National Equal Pay Day: Shop charges women less than men to raise awareness of inequality

Women are paid 24 per cent less than men in Pennsylvania

Kashmira Gander
Wednesday 15 April 2015 21:46 BST
The pop-up shop which aims to rise awareness of gender inequality
The pop-up shop which aims to rise awareness of gender inequality (Elana Schlenker)

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A shop is cleverly raising awareness of the gender pay gap, by charging women less than men.

To mark National Equal Pay Day on Tuesday, artists behind the Less Than 100 pop-up project set up shop in Pittsburgh, Pennsylvania, to promote the fight for gender wage equality.

The '76<100' event alerts shoppers to the fact that women earn 76 per cent of what men take home in their pay packets in Pennsylvania, with a poster advertising the event posing the question: “What are women worth?”.

In comparison, women in the UK are faced with a 9.4 per cent wage gap on average.

Curated by graphic designer Elana Schlenker, the non-profit shop aims to reflect this inequality in its prices, by charging men 100 per cent of the retail price of any item, and women 76 per cent.

Ceramics, textiles, publications, art prints, stationery, and other goods created by women artists from across the US are available at the non-profit store.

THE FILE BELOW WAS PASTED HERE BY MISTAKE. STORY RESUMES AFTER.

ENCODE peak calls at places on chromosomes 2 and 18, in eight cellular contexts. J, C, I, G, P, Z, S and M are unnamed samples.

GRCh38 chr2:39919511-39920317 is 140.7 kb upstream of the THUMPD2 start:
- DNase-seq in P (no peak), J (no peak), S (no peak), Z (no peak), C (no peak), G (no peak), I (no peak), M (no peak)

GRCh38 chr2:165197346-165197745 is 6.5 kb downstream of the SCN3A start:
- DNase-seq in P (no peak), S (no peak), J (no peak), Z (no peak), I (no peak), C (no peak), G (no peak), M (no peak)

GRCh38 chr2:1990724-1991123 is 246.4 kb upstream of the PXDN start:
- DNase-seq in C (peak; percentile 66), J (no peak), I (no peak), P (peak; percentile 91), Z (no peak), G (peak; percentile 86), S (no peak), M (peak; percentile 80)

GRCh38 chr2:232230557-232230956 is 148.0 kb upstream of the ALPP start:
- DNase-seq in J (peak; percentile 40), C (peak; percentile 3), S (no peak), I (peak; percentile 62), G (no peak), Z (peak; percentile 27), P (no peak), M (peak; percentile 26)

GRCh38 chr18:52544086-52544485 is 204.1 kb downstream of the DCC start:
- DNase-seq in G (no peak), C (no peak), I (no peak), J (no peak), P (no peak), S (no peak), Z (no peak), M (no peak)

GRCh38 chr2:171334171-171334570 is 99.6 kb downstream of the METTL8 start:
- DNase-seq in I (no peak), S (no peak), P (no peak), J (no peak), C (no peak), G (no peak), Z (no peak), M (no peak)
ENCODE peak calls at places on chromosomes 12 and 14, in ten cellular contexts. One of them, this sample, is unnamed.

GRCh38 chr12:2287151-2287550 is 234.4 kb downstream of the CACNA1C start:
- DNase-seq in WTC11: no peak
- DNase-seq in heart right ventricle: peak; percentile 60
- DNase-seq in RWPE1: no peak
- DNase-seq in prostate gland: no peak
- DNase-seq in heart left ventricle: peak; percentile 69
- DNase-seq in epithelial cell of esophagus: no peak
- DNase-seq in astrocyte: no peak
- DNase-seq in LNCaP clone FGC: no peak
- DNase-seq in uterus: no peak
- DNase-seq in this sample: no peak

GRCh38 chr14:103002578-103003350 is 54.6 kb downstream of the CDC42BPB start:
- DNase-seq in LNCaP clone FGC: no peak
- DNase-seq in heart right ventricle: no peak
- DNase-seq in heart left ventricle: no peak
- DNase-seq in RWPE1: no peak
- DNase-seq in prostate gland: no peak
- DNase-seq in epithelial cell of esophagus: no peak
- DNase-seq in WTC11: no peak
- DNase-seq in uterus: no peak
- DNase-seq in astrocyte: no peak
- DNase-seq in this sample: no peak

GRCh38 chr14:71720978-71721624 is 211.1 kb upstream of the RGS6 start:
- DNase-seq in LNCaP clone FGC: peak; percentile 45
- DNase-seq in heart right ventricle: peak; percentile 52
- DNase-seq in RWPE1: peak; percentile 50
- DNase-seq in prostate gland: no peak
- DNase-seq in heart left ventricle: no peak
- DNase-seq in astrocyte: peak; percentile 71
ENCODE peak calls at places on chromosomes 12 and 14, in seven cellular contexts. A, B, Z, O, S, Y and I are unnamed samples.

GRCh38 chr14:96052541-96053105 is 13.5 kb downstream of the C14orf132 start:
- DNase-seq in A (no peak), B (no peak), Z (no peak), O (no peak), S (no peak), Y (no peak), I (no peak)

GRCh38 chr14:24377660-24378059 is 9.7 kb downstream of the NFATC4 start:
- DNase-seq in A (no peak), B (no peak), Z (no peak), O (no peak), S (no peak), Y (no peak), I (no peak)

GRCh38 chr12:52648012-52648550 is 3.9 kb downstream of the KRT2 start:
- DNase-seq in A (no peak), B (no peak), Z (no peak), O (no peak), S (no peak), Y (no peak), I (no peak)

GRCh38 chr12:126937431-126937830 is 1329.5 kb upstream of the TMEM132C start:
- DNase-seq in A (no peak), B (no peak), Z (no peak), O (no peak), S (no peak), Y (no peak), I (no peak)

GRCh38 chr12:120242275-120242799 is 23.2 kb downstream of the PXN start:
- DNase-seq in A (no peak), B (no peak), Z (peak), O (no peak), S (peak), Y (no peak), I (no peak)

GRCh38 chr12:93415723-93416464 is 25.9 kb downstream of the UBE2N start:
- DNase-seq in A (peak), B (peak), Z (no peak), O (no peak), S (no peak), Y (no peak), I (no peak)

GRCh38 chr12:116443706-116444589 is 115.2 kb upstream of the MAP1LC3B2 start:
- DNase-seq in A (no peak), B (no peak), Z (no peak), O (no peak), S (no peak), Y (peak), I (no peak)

The pop-up shop is charging women less than men. (Image: Elana Schlenker)
The pop-up shop is charging women less than men. (Image: Elana Schlenker) (Elana Schlenker)
Inside the 76
Inside the 76 (Elana Schlenker)

As well as the pop-up shop, Schlenker has already put on an inter-generational event where older women “who led the charge” in the workplace gave an insight to the next generation.

Schlenker told The Independent that she hopes the project will raise awareness about the wage gap and related gender issues and “provoke dialogue around its causes and remedies.”

“This project is an opportunity to celebrate the wonderful women artists and entrepreneurs involved in the store, to share their work with the community and empower other women and girls to follow in their footsteps," she said.

Schlenker added that the project has been incredibly well received, and both women and men have visited the shop.

“I've been really surprised by the number of men who've come in and been genuinely pleased to hear about our mission. Most people realise that this is about celebrating and supporting women, not punishing men.”

On the role artists play in sparking change, she said: "Artists have historically played an important role as social agitators. But as much as this is a creative project, I'm really just one woman with a relatively simple idea, trying to make difference in a small way. I think everyone has an important role to play in eradicating the issue."

The pop-up shop will stay in Pittsburgh until 30 April, before re-opening in New Orleans in the autumn.

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